School Lunches Suck: So What Are You Going to Do About It?

Looking over the monthly lunch menu from my sonís public school, I quickly realized that nothing much has changed in the few decades since parents and nutritionists alike have sounded the alarm over the pitiful state of school lunches. The menu was rife with spaghetti, chicken fingers, hot dogs, and fried mozzarella sticks. On a handful of days the complex carbohydrate load read like a diet for a 250 lb running back, not a 60 lb child. Sure there are a few obligatory nods to “healthy choices” with apple slices taking the place of carrot cake, and turkey dogs stepping in for “mystery meat” but the food is still largely poor quality and junky. In short, school lunches are a mix of substandard ingredients, prepared with high amounts of sodium, fat, and carbohydrates, and delivered to appeal to the lowest common denominator Ė kids weaned on fast food.

A lot of media attention has been directed toward the fight to clean up school lunches in this country, with numerous books, blogs, magazine articles, and newspaper reports exposing just how far we have fallen from providing good nutrition to young children. British celebrity chef Jamie Oliver even made it his reason for being with his widely watched reality show, Jamie Oliverís Food Revolution, which tried to foster change in both semi-rural Virginia and urban Los Angeles, with varying success. But short of having Jamie Oliver bust into your local school like a superhero and change the system it is up to parents to promote change, or just dutifully pack their child a lunch everyday (like me) and hope he/she never has to eat the cafeteria food.

The problem seems to be so systemic that it is easy for a parent (not to mention a child) to feel relatively powerless, as well as hopeless, when it comes to making a change. The fact is, in communities all over the country, parents and parent groups have cultivated change when it comes to moderately to greatly improving the quality of food offerings in their local public school system. The stories range from the somewhat small (like getting candy and soda out of the cafeteria) to the exceptional (like completely revamping the menu with locally grown produce). But regardless of the scope of changes, you have to start somewhere and each community is different (some more prone to change than others).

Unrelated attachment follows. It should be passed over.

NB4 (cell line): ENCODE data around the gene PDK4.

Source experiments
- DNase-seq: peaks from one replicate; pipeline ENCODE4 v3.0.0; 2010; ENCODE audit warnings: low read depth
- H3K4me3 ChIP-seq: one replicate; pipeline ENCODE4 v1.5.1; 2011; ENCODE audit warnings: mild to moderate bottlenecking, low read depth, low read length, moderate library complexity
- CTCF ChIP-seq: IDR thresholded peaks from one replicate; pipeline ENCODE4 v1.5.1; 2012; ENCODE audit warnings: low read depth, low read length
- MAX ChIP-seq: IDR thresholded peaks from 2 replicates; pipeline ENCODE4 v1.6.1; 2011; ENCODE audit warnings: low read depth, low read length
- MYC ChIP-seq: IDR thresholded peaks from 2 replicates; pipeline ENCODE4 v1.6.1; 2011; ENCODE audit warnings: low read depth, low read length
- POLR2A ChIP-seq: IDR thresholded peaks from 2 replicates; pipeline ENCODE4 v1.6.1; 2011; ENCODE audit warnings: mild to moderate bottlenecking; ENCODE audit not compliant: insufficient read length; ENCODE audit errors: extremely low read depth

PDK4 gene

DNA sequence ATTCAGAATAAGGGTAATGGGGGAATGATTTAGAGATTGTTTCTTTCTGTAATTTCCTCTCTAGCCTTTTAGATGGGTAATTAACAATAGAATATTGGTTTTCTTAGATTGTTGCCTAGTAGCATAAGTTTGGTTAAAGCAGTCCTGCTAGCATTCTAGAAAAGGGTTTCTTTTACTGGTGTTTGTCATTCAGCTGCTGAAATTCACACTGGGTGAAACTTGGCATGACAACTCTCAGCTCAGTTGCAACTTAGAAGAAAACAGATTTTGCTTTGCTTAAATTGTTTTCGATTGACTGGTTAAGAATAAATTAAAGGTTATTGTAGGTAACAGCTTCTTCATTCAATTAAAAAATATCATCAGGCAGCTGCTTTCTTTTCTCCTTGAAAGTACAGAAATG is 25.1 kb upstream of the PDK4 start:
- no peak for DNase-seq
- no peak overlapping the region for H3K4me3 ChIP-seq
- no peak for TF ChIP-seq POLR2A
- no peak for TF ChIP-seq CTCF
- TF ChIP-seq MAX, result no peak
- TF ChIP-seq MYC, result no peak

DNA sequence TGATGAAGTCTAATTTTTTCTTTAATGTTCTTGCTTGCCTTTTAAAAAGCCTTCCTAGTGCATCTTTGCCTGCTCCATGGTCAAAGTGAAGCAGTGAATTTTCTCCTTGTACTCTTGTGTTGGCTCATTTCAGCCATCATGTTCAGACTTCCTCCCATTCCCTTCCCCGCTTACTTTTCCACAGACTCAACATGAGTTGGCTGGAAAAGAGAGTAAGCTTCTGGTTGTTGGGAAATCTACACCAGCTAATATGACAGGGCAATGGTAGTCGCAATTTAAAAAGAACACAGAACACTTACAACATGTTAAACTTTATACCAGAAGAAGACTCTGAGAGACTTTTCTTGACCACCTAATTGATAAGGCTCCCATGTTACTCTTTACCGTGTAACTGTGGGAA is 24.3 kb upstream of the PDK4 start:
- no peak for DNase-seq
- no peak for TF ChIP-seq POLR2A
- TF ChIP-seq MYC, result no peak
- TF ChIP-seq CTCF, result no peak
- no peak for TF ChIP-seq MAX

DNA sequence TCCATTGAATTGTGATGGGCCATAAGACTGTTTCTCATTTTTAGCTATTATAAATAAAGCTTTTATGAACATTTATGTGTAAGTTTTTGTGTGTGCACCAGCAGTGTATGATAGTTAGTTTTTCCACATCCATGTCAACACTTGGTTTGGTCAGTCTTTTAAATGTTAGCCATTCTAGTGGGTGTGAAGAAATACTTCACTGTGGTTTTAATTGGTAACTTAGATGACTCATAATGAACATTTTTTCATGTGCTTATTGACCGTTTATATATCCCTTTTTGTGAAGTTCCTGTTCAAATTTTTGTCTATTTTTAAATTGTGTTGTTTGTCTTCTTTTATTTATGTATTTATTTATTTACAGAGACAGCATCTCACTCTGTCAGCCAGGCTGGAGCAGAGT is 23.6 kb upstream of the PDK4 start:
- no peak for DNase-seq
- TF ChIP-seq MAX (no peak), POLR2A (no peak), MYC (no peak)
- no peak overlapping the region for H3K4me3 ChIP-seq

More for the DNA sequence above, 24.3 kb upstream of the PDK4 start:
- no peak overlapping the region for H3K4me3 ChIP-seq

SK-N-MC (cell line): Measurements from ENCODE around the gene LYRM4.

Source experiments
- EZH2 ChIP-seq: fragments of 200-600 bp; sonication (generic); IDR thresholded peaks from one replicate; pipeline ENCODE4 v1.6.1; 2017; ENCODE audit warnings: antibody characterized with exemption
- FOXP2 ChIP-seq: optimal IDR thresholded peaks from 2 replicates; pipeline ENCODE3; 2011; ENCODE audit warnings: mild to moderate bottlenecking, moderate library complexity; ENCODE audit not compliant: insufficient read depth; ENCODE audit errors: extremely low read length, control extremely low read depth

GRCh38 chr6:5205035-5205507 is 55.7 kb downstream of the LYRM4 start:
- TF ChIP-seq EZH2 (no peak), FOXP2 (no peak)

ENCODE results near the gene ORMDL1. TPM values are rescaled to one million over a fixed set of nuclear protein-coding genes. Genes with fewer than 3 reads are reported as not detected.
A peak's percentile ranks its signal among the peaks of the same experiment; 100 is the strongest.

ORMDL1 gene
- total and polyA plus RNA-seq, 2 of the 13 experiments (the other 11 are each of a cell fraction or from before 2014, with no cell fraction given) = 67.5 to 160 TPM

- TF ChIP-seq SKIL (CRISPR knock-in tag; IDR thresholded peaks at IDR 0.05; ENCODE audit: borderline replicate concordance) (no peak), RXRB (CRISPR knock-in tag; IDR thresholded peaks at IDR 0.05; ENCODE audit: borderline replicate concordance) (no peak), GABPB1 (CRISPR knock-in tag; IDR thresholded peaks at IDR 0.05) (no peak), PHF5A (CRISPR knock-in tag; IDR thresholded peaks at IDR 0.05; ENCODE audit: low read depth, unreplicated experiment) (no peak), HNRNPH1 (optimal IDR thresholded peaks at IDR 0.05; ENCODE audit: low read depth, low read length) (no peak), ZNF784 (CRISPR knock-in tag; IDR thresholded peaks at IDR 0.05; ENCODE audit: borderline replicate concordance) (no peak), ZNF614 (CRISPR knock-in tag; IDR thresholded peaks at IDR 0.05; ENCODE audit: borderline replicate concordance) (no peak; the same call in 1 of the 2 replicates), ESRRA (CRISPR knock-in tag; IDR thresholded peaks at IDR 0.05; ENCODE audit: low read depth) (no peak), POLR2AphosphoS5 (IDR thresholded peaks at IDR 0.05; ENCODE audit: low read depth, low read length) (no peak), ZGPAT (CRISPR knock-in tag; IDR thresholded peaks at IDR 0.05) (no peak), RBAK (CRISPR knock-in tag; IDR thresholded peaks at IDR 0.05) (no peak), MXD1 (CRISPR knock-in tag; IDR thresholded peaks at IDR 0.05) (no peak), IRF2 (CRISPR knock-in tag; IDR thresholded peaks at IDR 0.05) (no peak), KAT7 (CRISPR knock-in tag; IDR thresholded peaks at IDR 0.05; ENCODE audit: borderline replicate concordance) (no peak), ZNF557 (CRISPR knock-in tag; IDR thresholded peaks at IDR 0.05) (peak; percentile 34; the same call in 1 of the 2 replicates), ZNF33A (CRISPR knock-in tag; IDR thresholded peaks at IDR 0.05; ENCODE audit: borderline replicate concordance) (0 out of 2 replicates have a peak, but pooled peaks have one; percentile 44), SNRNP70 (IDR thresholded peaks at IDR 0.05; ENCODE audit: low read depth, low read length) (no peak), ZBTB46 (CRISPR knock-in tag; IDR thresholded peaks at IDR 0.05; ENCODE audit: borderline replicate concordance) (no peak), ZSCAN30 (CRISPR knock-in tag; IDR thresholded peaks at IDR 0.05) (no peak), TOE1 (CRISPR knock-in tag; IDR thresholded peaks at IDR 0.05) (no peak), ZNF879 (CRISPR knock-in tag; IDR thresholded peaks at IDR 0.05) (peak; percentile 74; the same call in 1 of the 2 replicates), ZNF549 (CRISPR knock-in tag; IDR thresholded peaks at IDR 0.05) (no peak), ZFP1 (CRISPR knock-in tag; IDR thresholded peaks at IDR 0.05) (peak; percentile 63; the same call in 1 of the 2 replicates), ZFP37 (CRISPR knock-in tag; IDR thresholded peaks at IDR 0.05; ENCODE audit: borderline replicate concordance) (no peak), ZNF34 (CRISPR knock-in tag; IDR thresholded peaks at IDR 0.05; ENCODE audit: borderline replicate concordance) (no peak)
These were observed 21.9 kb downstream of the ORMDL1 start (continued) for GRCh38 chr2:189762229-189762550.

Here are a few vital resources to arm yourself with if you are looking to change the world, or at least lunch:

Rethinking School Lunch Guide

Lunch Wars: How to Start a School Food Revolution and Win the Battle for Our Children’s Health by Amy Kalafa

Food Corps

Free For All: Fixing School Food in America by Janet Poppendieck

This will just get you started, and to be sure, there are probably other individuals or local groups in your area that have already started the good fight. Have you encountered the problem of substandard school food head on? If so, how have you chosen to fight this battle and have you seen any results?


Angelica S.
Angelica S6 years ago

thankyou for the post!

Lika S.
Lika P6 years ago

School lunches don't suck where MY son goes to school... He attends online in the comforts of home. I feed him a home made lunch that is healthy. Yesterday, my son's lunch was a charbroiled cheeseburger on a whole wheat bun, 2 servings of fresh broccoli, and a cherry/oatmeal dessert, plus 8 oz of 1% milk. Today it was home made chili with ibanitza on the side with milk. It's so much better that I make the food, because for his health, I know my food is much tastier as well as more nutritious than the school swill.

Kana Ballard
Kana Ballard6 years ago

I agree school lunches are gross! and they need vegan/vegetarian options as well and the food they serve needs to get a makeover or ditch them.

Hege Torset
Hege Torset6 years ago

thanks for sharing

Becky S.
Becky S6 years ago

What scares me is that some schools are banning home-made lunches (due to allergies of some students) altogether!

Danuta Watola
Danuta W6 years ago

Thanks for the post.

KARLOLINA G6 years ago

Well I am really thankful my mother was at home for lunch and we had a good meal. I was home for my children as well.

Mrs Shakespeare
Mrs Shakespeare6 years ago

Get your own food, or even buy healthy meals if you can. I do that, and though I might look quite silly to my uni counterparts with my home made snacks and whatnot, it feels a lot better eating something you know is clean and good than eating something wicked and waiting for the explosive diarrhea to begin :/

Aleksandra Lipka-kadaj

I have gone to plenty of ReThinking events with slow food activists, and having a class lesson (or two!) dedicated to educating children about sustenance is a great start.

Kavita G.
Kavita G6 years ago

Watched Jamie Oliver's TV series on Food Revolution. He is brave and I hope the institution does the right thing by providing healthy food to the children. This should be national issue and be nationally enforced in order to reduce health problems and child obesity.